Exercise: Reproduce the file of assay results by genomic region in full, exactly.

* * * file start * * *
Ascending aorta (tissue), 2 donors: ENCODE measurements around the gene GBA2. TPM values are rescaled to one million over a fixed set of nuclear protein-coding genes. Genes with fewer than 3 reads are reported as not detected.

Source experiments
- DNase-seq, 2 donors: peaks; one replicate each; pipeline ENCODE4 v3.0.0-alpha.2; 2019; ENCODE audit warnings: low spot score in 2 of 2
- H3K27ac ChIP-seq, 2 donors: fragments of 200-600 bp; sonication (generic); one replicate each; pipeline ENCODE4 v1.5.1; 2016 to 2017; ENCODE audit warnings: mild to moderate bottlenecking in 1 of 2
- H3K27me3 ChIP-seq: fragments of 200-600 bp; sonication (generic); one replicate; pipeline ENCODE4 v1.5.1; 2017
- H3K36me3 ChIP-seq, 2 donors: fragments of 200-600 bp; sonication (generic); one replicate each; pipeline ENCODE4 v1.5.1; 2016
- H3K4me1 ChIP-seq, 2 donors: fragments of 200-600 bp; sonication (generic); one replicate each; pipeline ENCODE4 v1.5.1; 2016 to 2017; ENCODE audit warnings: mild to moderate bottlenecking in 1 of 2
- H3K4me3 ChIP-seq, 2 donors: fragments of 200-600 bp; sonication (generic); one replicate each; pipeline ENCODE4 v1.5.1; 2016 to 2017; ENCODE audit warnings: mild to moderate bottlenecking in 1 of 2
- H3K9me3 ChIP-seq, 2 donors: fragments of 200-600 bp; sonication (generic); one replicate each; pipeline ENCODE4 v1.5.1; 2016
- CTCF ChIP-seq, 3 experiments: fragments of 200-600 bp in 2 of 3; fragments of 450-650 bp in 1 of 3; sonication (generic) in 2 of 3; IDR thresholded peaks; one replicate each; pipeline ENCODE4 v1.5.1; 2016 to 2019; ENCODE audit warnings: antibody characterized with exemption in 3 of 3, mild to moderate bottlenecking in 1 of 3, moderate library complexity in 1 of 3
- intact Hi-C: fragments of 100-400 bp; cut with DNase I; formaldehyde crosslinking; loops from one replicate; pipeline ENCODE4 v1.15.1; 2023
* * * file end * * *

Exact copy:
Ascending aorta (tissue), 2 donors: ENCODE measurements around the gene GBA2. TPM values are rescaled to one million over a fixed set of nuclear protein-coding genes. Genes with fewer than 3 reads are reported as not detected.

Source experiments
- DNase-seq, 2 donors: peaks; one replicate each; pipeline ENCODE4 v3.0.0-alpha.2; 2019; ENCODE audit warnings: low spot score in 2 of 2
- H3K27ac ChIP-seq, 2 donors: fragments of 200-600 bp; sonication (generic); one replicate each; pipeline ENCODE4 v1.5.1; 2016 to 2017; ENCODE audit warnings: mild to moderate bottlenecking in 1 of 2
- H3K27me3 ChIP-seq: fragments of 200-600 bp; sonication (generic); one replicate; pipeline ENCODE4 v1.5.1; 2017
- H3K36me3 ChIP-seq, 2 donors: fragments of 200-600 bp; sonication (generic); one replicate each; pipeline ENCODE4 v1.5.1; 2016
- H3K4me1 ChIP-seq, 2 donors: fragments of 200-600 bp; sonication (generic); one replicate each; pipeline ENCODE4 v1.5.1; 2016 to 2017; ENCODE audit warnings: mild to moderate bottlenecking in 1 of 2
- H3K4me3 ChIP-seq, 2 donors: fragments of 200-600 bp; sonication (generic); one replicate each; pipeline ENCODE4 v1.5.1; 2016 to 2017; ENCODE audit warnings: mild to moderate bottlenecking in 1 of 2
- H3K9me3 ChIP-seq, 2 donors: fragments of 200-600 bp; sonication (generic); one replicate each; pipeline ENCODE4 v1.5.1; 2016
- CTCF ChIP-seq, 3 experiments: fragments of 200-600 bp in 2 of 3; fragments of 450-650 bp in 1 of 3; sonication (generic) in 2 of 3; IDR thresholded peaks; one replicate each; pipeline ENCODE4 v1.5.1; 2016 to 2019; ENCODE audit warnings: antibody characterized with exemption in 3 of 3, mild to moderate bottlenecking in 1 of 3, moderate library complexity in 1 of 3
- intact Hi-C: fragments of 100-400 bp; cut with DNase I; formaldehyde crosslinking; loops from one replicate; pipeline ENCODE4 v1.15.1; 2023